So far, Regulation Crowdfunding appears to be doing what it was always intended to do. Small businesses are able to raise funds to begin or expand their business operations. Some companies could be categorized as innovative growth companies, others more main street. In any case, a common theme is that issuers are in need of cash and see crowdfunding as a method that provides additional benefits over traditional loans or angel investment – if those options were even available to the issuer to begin with.
As offerings under Regulation Crowdfunding can take a few months, often with substantial upfront costs, many issuers find themselves in the position of needing to raise capital during the middle of an offering to pay salaries and keep the lights on. This type of capital raising activity could consist of sales of securities to accredited investors in offerings under Rule 506(c) of Regulation D, traditional loans from financial institutions, or loans from related parties. In the case of loans, the lender may even request that the loan be secured by whatever funds are currently in escrow in the offering under Regulation Crowdfunding.
Issuers should be aware that any mid-offering capital raising activity presents a change that will likely require an amendment to the Form C. Further, the amendment may be material, requiring each investor that has committed funds to recommit to the investment.
The SEC deems an amendment to be material if “there is a substantial likelihood that a reasonable investor would consider [the change] important in deciding whether or not to purchase the securities.” Amendments that impact the financial condition of the issuer or the intended use of proceeds are likely to be considered material. That said, what is material is based on the facts and circumstances of the particular amendment. A small investment from an outside investor of existing authorized securities of the issuer that does not change the control of the issuer may not be material, whereas a large investment that requires a new class of securities would be. Taking on debt will almost always be material, especially if it impacts the use of proceeds of the offering.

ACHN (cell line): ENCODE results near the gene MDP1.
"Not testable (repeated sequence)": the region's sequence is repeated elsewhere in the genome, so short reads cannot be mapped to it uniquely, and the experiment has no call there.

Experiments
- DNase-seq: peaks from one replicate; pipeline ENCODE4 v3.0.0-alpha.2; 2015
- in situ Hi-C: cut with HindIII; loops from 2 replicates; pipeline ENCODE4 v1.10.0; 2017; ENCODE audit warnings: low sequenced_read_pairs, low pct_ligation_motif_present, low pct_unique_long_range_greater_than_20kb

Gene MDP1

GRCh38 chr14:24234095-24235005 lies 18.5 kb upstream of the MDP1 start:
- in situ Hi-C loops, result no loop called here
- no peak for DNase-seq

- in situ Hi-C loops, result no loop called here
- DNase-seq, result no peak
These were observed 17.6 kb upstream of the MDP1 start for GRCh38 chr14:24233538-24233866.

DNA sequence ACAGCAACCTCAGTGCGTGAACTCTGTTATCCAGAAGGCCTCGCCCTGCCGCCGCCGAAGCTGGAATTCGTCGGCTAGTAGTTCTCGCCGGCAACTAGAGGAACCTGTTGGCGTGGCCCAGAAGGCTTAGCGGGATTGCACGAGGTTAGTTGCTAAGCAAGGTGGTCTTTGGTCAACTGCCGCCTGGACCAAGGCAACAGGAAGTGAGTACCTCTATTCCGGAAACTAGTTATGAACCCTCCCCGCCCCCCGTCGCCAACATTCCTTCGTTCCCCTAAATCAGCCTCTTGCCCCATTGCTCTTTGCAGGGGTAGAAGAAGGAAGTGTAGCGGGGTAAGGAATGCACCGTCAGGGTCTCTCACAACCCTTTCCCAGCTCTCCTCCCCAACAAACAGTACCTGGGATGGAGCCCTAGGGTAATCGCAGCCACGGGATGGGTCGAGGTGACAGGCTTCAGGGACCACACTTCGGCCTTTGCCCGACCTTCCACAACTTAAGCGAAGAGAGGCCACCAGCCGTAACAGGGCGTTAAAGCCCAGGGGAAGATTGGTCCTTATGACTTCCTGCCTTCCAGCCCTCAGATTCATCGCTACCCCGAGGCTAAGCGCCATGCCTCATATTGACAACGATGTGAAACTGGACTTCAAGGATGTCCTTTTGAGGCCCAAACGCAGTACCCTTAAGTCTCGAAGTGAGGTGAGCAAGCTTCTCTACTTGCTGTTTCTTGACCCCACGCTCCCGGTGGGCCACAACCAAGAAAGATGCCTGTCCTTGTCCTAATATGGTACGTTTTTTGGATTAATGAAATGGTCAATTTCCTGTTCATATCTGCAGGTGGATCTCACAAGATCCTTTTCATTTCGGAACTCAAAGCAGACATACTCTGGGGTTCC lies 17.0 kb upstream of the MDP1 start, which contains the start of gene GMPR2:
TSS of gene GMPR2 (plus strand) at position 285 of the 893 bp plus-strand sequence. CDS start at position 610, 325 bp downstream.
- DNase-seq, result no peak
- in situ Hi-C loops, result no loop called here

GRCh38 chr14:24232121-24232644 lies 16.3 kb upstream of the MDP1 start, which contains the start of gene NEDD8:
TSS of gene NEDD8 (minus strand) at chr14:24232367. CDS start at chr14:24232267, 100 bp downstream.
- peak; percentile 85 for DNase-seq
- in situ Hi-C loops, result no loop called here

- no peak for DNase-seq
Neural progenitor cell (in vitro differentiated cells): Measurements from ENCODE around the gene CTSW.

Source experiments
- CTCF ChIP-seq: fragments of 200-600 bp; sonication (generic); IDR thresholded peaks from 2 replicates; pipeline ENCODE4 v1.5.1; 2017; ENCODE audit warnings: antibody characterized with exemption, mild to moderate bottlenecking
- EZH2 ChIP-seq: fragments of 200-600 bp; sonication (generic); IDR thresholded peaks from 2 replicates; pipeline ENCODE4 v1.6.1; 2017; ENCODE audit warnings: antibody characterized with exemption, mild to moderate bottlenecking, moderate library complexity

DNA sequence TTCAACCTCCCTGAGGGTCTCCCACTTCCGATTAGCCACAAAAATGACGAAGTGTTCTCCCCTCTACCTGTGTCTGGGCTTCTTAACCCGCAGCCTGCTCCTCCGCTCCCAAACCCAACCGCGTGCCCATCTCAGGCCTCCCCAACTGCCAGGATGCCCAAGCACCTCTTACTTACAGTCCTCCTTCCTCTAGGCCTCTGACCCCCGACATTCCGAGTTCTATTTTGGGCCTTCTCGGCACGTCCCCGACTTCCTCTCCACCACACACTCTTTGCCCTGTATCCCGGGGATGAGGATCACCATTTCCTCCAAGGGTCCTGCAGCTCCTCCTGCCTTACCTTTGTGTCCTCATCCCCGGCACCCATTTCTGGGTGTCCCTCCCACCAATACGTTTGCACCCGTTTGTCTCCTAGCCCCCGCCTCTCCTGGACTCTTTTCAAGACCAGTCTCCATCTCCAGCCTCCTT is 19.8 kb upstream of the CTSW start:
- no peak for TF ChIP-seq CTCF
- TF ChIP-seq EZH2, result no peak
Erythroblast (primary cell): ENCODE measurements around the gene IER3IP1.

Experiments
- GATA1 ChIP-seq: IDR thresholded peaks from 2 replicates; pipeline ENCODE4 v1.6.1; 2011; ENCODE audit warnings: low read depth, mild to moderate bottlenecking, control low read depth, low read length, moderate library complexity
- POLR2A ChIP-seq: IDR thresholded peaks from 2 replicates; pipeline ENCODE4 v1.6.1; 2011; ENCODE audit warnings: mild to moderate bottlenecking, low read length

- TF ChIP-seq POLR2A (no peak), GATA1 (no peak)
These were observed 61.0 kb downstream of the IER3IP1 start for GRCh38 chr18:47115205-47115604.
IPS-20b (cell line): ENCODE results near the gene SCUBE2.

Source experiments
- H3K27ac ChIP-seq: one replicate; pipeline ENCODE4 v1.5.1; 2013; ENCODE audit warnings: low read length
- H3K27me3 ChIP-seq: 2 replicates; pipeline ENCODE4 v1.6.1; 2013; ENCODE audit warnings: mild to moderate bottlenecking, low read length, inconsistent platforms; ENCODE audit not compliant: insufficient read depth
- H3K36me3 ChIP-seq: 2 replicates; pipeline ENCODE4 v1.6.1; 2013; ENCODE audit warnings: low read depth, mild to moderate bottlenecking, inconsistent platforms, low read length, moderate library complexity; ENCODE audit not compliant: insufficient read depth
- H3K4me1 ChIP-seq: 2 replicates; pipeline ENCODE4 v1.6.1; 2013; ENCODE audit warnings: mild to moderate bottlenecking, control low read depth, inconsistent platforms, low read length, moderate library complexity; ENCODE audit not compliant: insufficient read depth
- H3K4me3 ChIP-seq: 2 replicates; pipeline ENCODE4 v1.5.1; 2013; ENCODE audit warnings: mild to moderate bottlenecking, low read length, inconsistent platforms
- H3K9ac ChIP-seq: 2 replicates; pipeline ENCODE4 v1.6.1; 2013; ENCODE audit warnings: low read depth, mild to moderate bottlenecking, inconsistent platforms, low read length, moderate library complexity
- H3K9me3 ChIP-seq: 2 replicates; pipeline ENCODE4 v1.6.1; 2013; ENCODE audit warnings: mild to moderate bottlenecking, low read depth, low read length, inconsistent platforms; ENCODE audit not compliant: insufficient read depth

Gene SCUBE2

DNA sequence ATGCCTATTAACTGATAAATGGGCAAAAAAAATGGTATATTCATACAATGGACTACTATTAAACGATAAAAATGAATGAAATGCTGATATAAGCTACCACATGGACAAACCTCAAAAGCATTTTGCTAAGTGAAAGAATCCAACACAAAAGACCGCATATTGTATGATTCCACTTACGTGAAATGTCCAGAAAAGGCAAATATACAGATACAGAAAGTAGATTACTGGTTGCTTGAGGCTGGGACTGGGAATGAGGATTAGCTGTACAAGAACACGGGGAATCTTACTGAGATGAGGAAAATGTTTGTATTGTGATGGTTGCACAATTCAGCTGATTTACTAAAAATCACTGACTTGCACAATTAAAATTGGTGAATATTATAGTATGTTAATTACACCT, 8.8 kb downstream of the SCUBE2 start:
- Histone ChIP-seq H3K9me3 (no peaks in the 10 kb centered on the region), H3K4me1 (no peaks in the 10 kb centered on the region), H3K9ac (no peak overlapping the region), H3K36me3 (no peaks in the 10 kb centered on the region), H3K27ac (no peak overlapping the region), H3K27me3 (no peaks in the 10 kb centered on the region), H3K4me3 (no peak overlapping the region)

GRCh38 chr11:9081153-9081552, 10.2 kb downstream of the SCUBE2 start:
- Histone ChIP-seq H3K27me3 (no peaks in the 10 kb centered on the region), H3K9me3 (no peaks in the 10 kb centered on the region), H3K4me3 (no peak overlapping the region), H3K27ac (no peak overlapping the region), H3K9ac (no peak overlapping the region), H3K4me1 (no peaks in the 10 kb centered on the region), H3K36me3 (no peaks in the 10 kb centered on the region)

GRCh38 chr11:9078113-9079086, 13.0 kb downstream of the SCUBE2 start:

As previously noted, a material amendment will require that the issuer to reconfirm the investment with each investor that has previously committed funds. Issuers that plan ahead could have the material amendment filing coincide with a marketing push to reduce the volume of investor attrition that can be expected.
Not filing an amendment when required could have more disastrous consequences for an issuer. If an issuer is required to file an amendment covering a material change, then almost by definition the information previously provided to investors is materially misleading. While investors may not realize a material change occurred until the first annual report of the issuer, they will be able to see that the company misrepresented information if they see that significant financial activity occurred during the Regulation Crowdfunding offering that was not disclosed at the time – leading to liability for the issuer and the investment platform facilitating the offering.
Raising capital during a Regulation Crowdfunding offering may be essential for a company to stay afloat until the offering closes. However, addressing the need for an amendment to the Form C disclosing that raise is equally essential. While there may be short term pain for the company in filing a material amendment, not filing creates the potential for long-term liability.